Mitch McConnell on Jon Stewart's 9/11 Fund outrage: 'I don't know why he's all bent out of shape'

After Jon Stewart tore into the House Judiciary Committee for being noticeably absent during a hearing on a bill that would advance the 9/11 Victim Compensation Fund until 2090 last week, he's now taking shots at Mitch McConnell for what he views as a lack of compassion.

Stewart appeared on Fox News in an interview with Chris Wallace for “Fox News Sunday” during which he discussed his emotional appeal to the House subcommittee last week, explaining that the 9/11 first responder community is tight knit and perpetually dealing with the trauma of illness and death, saying, “Last week, seven — seven — first responders died due to 9/11-related illnesses.”

“I want to make it clear that this has never been dealt with compassionately by Sen. McConnell,” Stewart said during the interview, “He has always held out to the very last minute, and only then, under intense lobbying and public shaming, has he even deigned to move on it.”

“I don't know why he's all bent out of shape, but we will take care of the 9/11 Victim Compensation Fund,” McConnell said during an interview on “Fox & Friends,” after being asked what he thought of Stewart's comments.

Stewart has been fighting diligently for years to support and aid the men and women who were first responders during the Sept. 11, 2001 terrorist attacks on the World Trade Center towers in New York City.

In February, Stewart wrote an op-ed for the New York Daily News after he, once again, went before Congress with first responders and survivors to plead for an extension of the VCF, writing, “The fact that we continue to need to do this is beyond my comprehension.”

At the time, the Justice Department had just announced that a lack of funding led to the need to make crippling budget cuts to the VCF, lessening pending compensation awards for injuries caused by toxins by between 50 and 70 percent.

“This will impact thousands of 9/11 responders, survivors and their families who have been waiting years for help,” Stewart argued, “This is madness.”

Without any action from Congress to renew it, the VCF would expire in 2020, and many members of Congress have been vocal about the necessity of extending protections for months now.

“We fought for and passed the 9/11 Victims Compensation Fund to provide peace of mind to those sickened after the horrific attack,” said Sen. Charles Schumer after the bill was introduced in Oct. 12, 2018, “For too many, ailments and disease from exposure to that toxic airborne brew have taken years to show up and – as the need for the fund grows – the chance it may not have adequate resources to take care of our heroes is just unacceptable... There is no time to waste when people are waiting in line for the care they deserve.”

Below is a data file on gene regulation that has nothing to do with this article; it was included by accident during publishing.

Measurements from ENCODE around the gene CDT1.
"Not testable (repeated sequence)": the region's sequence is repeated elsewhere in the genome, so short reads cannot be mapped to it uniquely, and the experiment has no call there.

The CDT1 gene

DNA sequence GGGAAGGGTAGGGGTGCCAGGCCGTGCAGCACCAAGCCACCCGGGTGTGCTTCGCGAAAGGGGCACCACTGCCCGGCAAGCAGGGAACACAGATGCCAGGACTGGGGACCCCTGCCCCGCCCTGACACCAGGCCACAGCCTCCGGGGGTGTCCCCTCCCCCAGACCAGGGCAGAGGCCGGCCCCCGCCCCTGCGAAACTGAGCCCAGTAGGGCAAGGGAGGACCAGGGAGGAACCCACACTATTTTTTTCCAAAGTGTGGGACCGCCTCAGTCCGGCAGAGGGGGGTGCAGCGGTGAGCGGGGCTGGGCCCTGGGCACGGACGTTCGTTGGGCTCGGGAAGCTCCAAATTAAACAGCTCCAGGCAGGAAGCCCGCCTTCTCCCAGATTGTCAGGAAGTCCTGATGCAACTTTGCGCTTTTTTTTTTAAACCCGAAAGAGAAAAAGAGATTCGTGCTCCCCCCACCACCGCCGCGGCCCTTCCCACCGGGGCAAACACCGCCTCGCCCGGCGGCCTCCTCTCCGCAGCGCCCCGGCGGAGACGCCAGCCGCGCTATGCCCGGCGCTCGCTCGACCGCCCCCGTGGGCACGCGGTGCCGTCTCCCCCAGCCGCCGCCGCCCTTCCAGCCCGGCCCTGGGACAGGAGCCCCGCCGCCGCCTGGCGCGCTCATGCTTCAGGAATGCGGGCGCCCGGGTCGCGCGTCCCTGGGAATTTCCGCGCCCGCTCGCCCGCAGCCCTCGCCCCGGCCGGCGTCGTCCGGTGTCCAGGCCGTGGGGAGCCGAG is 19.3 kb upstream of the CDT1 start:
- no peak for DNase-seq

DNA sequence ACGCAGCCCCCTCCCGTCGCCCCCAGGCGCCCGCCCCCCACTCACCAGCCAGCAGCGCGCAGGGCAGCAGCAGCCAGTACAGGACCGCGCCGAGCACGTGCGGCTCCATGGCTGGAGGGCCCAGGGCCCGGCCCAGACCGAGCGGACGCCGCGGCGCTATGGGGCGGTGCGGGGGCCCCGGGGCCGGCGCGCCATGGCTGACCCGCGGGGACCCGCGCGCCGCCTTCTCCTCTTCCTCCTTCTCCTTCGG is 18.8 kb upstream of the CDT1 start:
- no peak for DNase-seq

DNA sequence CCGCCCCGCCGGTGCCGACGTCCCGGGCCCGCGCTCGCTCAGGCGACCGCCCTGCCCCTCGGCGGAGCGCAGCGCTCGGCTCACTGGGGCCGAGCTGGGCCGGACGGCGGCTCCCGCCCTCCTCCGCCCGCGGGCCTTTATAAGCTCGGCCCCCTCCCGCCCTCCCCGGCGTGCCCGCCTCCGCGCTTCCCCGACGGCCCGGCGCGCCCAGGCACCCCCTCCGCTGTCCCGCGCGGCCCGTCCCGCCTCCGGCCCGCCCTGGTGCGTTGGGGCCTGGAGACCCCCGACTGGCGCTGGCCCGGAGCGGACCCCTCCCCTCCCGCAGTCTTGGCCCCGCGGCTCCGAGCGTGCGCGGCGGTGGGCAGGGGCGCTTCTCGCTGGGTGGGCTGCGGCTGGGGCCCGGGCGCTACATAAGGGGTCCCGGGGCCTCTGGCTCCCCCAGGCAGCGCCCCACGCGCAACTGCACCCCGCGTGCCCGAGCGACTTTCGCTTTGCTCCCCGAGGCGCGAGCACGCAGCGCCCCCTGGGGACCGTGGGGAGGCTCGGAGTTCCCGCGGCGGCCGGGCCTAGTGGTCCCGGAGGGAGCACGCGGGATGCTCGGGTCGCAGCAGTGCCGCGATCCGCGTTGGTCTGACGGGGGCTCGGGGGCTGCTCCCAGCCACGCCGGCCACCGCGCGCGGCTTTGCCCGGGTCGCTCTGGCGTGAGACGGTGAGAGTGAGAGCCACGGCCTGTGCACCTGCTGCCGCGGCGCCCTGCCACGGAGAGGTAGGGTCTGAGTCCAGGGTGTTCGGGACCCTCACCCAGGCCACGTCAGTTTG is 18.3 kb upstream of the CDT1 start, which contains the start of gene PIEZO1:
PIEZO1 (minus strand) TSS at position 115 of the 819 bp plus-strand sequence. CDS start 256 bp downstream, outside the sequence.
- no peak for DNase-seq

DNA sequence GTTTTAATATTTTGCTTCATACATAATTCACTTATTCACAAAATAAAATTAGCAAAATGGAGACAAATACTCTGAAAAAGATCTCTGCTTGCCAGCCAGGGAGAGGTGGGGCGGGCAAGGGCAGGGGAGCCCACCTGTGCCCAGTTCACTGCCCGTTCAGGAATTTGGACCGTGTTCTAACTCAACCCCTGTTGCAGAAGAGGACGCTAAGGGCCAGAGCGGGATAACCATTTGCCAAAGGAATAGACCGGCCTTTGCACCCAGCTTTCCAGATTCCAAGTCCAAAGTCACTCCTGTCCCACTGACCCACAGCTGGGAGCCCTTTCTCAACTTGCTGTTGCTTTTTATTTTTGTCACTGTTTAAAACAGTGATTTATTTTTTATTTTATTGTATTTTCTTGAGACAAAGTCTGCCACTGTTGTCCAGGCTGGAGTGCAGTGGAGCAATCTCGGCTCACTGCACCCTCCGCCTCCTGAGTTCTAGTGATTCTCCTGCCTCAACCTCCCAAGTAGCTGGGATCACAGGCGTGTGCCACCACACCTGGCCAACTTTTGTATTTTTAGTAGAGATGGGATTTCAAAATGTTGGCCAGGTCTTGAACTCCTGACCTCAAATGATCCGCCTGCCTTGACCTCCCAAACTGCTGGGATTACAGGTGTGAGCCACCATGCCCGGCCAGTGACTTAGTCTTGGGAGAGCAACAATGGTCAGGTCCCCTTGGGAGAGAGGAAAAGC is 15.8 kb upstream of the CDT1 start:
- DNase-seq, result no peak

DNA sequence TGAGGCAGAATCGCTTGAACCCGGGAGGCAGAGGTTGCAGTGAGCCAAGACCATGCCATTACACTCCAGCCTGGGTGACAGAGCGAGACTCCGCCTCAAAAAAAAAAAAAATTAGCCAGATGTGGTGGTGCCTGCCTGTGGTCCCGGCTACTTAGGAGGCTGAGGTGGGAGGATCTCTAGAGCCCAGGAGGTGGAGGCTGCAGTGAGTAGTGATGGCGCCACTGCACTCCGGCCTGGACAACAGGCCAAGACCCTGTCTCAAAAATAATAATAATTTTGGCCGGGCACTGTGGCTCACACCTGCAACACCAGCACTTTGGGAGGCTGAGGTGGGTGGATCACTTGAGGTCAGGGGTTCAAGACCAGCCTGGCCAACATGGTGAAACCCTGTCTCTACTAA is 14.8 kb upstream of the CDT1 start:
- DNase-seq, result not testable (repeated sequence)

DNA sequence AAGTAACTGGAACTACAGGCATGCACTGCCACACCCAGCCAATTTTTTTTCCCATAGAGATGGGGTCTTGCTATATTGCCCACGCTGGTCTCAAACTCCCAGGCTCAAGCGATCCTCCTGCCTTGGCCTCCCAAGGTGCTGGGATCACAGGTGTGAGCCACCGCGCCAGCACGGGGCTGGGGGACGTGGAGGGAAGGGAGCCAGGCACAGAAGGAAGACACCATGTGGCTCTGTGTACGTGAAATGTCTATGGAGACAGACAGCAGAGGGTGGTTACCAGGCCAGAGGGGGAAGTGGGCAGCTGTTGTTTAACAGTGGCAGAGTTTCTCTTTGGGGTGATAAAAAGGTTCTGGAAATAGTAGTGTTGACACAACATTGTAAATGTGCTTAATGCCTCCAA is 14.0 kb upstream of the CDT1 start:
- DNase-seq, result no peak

“As each day passes without permanent re-authorization and full funding, anxiety and suffering grow – and that is unacceptable,” Rep. Carolyn B. Maloney said after the bill was introduced, “Our 9/11 heroes answered the call when we were attacked, and now Congress needs to answer the call and stand up for them.”

Last week, when asked about the new bill during a news conference, McConnell admitted that the VCF wasn't even on his mind, saying “Gosh, I hadn't looked at that lately. I'll have to.”

Left: Mitch McConnell speaks during a news briefing in Washington, DC. Right: Jon Stewart testifies during a House Judiciary Committee hearing on reauthorization of the September 11th Victim Compensation Fund. (Alex Wong & Zach Gibson / Getty Images)

The hosts of Fox & Friends pressed McConnell during his Monday interview, asking, “Why has it always seemed that the vote comes at the last minute?”

“Well, many things in Congress happen at the last minute,” McConnell responded, “We have never failed to address this issue, and we will address it again.”

Stewart argues that the battle for first responders and survivors should be long over.

“I think this community is at the end of their rope,” Stewart told Chris Wallace, “I think there’s a feeling of disbelief, that they can’t understand why they have to continually saddle up and ride down to Washington and make these appeals for something that should be simple but is somehow, through politics, made agonizingly difficult.”